Manila, the Philippines – Proteins found in standard cow’s milk baby formula (CMF) have been linked to increased risk of atopic dermatitis, one of the most common inflammatory disorders in infants and young children. In cases where breast feeding is not possible as an exclusive option, early (i.e., the first 17 weeks of life) nutrition with whey-based partially hydrolyzed formula (PHF-W) has been found to reduce the risk of atopic dermatitis relative to standard CMF in healthy, at-risk infants. In addition, PHF-W has been found to be cost effective vs. CMF in Europe, North America, and Australia.
In the first study examining the cost effectiveness of PHF-W vs. CMF in an Asian country, researchers at Pharmerit International, Nestlé Nutrition and academic medical centers in the Philippines sought to determine whether PHF-W was a viable and cost-effective alternative to CMF from a Filipino societal perspective.
In the study “Cost-Effectiveness of Partially Hydrolyzed Whey Protein Formula in the Primary Prevention of Atopic Dermatitis in At-Risk Urban Filipino Infants” the researchers used mathematical modeling techniques to simulate over six years of epidemiologic, quality adjusted life-year, and atopic dermatitis (AD) related costs (indirect and direct) incurred by cohorts of healthy, at-risk infants using PHF-W as an AD prevention or cow’s milk for the first 17 weeks of life. Based on this 6-year simulation, PHF-W was predicted to result in a reduction in the economic, clinical, and humanistic burden of atopic dermatitis. The overall net savings of PHF-W was substantial at ₱10,654 (US$237) per child who initiated PHF-W during the first 17 weeks of life.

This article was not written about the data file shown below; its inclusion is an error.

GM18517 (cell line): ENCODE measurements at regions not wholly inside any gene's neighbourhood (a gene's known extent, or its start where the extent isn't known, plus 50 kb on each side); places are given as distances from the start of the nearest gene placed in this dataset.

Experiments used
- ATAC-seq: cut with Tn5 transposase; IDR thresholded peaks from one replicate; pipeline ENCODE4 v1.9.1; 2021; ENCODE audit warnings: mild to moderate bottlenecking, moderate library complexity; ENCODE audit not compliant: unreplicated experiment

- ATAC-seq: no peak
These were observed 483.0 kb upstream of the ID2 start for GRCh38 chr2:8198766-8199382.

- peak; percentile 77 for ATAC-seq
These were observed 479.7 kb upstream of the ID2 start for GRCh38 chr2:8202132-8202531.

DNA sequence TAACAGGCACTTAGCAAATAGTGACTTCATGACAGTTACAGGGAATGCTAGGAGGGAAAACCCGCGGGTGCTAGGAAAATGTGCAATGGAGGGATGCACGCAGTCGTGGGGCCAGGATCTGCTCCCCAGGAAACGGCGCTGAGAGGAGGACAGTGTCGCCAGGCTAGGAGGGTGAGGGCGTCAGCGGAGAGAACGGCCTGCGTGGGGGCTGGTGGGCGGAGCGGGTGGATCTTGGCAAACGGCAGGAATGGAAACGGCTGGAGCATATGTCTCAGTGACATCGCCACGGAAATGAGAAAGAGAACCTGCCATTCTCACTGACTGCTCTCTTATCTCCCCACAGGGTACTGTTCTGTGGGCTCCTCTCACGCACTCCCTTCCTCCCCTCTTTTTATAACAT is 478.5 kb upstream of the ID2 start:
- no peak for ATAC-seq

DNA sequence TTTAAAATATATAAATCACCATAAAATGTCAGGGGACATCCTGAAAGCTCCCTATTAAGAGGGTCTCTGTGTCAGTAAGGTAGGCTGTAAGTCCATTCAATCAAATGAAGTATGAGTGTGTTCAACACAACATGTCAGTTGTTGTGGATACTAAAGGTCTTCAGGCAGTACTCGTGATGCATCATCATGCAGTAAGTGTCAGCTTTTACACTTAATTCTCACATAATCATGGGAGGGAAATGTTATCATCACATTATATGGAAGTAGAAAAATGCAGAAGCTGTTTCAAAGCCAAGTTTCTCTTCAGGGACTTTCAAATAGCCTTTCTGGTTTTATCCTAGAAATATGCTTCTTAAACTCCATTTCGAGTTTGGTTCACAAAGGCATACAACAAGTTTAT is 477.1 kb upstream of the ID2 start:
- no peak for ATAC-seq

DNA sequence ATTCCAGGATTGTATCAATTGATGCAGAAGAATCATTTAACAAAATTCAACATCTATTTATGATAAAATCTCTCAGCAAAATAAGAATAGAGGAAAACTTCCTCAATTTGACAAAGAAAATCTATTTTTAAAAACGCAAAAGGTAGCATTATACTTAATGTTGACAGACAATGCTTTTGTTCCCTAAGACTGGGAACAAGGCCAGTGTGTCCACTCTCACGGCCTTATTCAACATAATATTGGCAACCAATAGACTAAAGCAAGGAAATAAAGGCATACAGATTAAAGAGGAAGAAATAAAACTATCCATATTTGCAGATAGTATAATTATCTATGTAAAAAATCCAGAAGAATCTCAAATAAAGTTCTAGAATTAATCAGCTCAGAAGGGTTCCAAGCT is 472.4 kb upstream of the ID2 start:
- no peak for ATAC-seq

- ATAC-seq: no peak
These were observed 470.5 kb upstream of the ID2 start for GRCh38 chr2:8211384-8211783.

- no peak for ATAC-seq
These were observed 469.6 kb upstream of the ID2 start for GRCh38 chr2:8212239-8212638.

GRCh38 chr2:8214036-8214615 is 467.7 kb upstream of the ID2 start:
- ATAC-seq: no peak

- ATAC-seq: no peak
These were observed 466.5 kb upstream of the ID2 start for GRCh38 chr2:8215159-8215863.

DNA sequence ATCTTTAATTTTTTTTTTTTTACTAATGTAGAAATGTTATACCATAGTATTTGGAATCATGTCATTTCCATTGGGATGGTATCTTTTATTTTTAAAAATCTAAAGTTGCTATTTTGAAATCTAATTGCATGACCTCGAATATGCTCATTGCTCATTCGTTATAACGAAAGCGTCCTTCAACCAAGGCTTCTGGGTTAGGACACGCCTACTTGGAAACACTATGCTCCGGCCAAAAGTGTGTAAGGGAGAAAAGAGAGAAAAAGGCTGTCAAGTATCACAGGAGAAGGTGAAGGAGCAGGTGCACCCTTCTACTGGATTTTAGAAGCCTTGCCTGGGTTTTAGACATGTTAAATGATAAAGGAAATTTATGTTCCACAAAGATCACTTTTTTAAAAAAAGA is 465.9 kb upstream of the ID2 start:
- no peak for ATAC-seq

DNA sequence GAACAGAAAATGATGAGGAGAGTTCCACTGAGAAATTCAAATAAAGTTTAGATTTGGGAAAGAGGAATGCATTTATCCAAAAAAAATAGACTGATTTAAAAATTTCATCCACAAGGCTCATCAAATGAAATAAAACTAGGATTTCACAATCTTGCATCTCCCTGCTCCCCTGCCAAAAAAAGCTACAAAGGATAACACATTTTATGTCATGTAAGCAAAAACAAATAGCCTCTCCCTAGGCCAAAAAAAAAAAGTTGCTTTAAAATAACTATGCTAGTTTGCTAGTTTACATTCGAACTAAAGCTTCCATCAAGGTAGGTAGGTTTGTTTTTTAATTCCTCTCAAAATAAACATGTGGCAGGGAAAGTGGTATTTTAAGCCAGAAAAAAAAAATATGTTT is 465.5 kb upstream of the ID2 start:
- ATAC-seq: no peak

Dr. Rizalina Gonzalez, MD, co-author on the study and pediatrician at the Hemedez-Gonzalez Clinic in Laguna, the Philippines, remarked on the importance of these findings: “It can be put into better context when we account that the cost savings is equivalent to a month’s salary of a good portion of the population. Beyond that, the impact on daily life of the family is worth noting. The lesser number of doctor’s visit, absences from work and school offer a better overall perceived quality of life.”
Dr. Ma Victoria Dizon, MD, co-author on the study and pediatric dermatologist at the Makati Medical Center in Makati City, the Philippines, added: “This study is important in recognizing the promising potential of PHF-W for our infants at risk for atopic dermatitis. This insight also demonstrates the value of formal economic analyses in Asian countries such as the Philippines, which to date, have been relatively uncommon.”
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